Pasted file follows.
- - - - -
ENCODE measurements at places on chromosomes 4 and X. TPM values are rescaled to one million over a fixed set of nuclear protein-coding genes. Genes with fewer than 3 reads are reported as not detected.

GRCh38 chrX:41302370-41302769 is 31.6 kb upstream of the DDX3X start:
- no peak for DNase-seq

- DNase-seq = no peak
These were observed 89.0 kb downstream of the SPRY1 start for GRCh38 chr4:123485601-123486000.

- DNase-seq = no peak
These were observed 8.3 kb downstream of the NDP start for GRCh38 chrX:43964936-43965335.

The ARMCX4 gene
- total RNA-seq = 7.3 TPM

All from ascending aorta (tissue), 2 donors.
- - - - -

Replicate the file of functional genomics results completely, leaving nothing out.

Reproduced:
ENCODE measurements at places on chromosomes 4 and X. TPM values are rescaled to one million over a fixed set of nuclear protein-coding genes. Genes with fewer than 3 reads are reported as not detected.

GRCh38 chrX:41302370-41302769 is 31.6 kb upstream of the DDX3X start:
- no peak for DNase-seq

- DNase-seq = no peak
These were observed 89.0 kb downstream of the SPRY1 start for GRCh38 chr4:123485601-123486000.

- DNase-seq = no peak
These were observed 8.3 kb downstream of the NDP start for GRCh38 chrX:43964936-43965335.

The ARMCX4 gene
- total RNA-seq = 7.3 TPM

All from ascending aorta (tissue), 2 donors.